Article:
The Finnish War was fought between the Kingdom of Sweden and the Russian Empire from February 1808 to September 1809. As a result of the war, the eastern third of Sweden was established as the autonomous Grand Duchy of Finland within the Russian Empire. Other notable effects were the Swedish parliament's adoption of a new constitution and the establishment of the House of Bernadotte, the new Swedish royal house, in 1818.

The Treaty of Paris, signed on 6 January 1810, ended the war between France and Sweden after Sweden's defeat by Russia, an ally of France, in the Finnish War of 1808-1809. Russia had previously been an ally of Sweden in the Third and Fourth Coalitions against France, but after Russia's defeat at Friedland, she joined France and attacked Sweden so as to compel her to join Napoleon's Continental System. The primary result of the treaty was Sweden's agreement to join the Continental System, so that Sweden would not trade with the United Kingdom. Shortly after the treaty was signed, on 21 August 1810, one of Napoleon's marshals, Jean-Baptiste Bernadotte, was elected crown prince of Sweden, and he went on to found the House of Bernadotte, which remains the Royal House of Sweden. The peace resulting from the treaty lasted until Napoleon's refusal to permit Sweden to annex Norway, which was then under the sovereignty of Denmark, an ally of France. This was followed in January 1812 by French occupation of Swedish Pomerania for violation of the Continental System, since Sweden was still trading with the United Kingdom, and, in April, Sweden's conclusion of the Treaty of Petersburg with Russia against France.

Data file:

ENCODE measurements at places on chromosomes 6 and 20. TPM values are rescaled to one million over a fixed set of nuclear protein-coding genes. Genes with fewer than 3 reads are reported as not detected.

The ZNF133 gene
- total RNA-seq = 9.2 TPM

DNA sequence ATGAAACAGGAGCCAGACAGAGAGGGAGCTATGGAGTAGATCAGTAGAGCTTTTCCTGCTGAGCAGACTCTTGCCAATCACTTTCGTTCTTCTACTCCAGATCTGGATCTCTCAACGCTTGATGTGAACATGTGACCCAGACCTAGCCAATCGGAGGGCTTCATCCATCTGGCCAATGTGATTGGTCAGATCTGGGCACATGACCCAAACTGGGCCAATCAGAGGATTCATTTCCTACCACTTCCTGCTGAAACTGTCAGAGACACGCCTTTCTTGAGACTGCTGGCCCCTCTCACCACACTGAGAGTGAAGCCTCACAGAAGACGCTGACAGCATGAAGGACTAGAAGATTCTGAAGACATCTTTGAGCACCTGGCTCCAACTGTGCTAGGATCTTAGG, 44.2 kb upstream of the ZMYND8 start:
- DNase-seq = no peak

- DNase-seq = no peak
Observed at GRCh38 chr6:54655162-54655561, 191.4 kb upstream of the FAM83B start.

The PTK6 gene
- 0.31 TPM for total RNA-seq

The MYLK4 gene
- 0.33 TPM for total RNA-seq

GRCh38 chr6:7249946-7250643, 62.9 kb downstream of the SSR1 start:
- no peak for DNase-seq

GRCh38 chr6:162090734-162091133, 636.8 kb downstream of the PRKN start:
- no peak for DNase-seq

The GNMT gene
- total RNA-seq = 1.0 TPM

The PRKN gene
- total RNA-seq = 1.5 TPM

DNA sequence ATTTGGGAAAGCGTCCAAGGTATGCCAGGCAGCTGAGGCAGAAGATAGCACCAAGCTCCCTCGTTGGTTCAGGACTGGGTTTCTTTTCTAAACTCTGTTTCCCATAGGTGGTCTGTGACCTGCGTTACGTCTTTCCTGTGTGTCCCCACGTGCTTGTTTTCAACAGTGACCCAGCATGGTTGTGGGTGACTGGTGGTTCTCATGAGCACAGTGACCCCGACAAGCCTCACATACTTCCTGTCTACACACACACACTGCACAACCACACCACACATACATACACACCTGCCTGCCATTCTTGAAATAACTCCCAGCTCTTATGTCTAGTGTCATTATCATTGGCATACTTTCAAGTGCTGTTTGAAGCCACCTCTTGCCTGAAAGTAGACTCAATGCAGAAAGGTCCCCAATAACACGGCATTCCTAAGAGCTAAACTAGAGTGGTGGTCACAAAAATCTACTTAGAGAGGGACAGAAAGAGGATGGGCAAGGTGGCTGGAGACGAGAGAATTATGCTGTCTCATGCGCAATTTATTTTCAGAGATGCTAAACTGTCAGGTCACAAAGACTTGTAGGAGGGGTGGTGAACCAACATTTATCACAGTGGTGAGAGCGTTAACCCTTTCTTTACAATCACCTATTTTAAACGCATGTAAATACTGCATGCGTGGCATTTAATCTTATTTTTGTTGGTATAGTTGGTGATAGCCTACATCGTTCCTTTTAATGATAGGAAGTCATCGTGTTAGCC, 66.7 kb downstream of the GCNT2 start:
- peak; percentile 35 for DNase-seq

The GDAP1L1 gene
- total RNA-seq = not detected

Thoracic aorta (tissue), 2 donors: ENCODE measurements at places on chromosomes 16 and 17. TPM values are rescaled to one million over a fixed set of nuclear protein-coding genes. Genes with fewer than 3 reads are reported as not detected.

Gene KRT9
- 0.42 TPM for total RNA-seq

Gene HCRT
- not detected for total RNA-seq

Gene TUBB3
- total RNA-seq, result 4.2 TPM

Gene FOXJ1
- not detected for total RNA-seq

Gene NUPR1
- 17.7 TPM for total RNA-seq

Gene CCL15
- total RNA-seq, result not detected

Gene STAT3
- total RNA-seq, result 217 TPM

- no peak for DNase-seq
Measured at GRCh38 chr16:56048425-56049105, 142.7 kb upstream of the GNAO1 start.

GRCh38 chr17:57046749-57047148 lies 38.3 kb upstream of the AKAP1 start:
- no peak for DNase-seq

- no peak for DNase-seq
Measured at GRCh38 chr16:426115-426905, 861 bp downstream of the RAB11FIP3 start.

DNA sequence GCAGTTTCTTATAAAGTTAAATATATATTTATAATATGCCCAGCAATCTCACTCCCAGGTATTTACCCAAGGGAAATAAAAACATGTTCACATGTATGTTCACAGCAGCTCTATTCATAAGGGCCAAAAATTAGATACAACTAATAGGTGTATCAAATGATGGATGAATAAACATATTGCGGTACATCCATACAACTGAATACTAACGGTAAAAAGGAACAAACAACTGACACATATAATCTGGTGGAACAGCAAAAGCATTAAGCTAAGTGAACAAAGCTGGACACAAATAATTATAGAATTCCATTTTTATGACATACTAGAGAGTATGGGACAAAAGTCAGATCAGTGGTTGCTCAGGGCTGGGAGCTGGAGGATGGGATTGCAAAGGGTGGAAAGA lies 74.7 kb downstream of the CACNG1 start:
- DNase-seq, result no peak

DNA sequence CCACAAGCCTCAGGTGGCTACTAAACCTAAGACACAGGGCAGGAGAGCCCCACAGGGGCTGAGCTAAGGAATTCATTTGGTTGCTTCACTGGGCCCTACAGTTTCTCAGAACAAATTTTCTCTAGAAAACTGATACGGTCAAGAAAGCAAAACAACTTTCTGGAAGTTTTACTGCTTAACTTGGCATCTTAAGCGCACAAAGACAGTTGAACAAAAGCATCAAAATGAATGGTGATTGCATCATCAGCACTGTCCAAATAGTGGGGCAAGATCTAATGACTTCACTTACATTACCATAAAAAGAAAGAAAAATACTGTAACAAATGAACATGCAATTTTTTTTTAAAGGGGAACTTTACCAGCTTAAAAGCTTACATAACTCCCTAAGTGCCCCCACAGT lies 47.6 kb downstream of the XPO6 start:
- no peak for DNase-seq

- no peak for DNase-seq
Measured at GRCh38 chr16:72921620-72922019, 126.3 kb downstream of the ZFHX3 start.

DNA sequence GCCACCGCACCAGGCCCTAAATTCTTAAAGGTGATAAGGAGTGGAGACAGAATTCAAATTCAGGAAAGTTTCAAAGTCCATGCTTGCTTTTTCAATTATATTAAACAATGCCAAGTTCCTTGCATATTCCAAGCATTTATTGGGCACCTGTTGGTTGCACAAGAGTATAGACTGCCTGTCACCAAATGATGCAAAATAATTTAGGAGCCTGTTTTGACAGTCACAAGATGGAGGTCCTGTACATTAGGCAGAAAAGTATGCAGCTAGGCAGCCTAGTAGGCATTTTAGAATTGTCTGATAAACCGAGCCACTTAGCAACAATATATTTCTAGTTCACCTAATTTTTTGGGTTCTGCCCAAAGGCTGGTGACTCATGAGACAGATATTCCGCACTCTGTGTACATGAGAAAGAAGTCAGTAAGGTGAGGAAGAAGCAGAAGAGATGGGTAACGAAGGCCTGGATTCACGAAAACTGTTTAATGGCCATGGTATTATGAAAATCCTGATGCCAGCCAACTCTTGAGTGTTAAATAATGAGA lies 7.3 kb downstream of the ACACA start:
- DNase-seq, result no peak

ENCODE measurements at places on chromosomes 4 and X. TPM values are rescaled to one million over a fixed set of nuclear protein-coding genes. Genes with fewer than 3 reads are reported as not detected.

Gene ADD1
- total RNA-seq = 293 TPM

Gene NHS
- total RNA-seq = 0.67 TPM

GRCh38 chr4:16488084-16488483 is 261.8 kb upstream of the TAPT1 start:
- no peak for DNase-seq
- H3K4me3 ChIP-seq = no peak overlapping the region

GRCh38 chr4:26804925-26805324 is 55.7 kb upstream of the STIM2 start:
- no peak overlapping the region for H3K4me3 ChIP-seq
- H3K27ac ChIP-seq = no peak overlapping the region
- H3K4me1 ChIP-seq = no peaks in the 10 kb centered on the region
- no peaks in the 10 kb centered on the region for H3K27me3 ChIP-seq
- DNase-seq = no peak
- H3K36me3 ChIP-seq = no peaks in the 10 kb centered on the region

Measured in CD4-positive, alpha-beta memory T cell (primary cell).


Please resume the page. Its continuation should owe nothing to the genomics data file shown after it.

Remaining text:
Treaty of Kiel 1814 peace treaty between the UK plus Sweden, and Denmark–Norway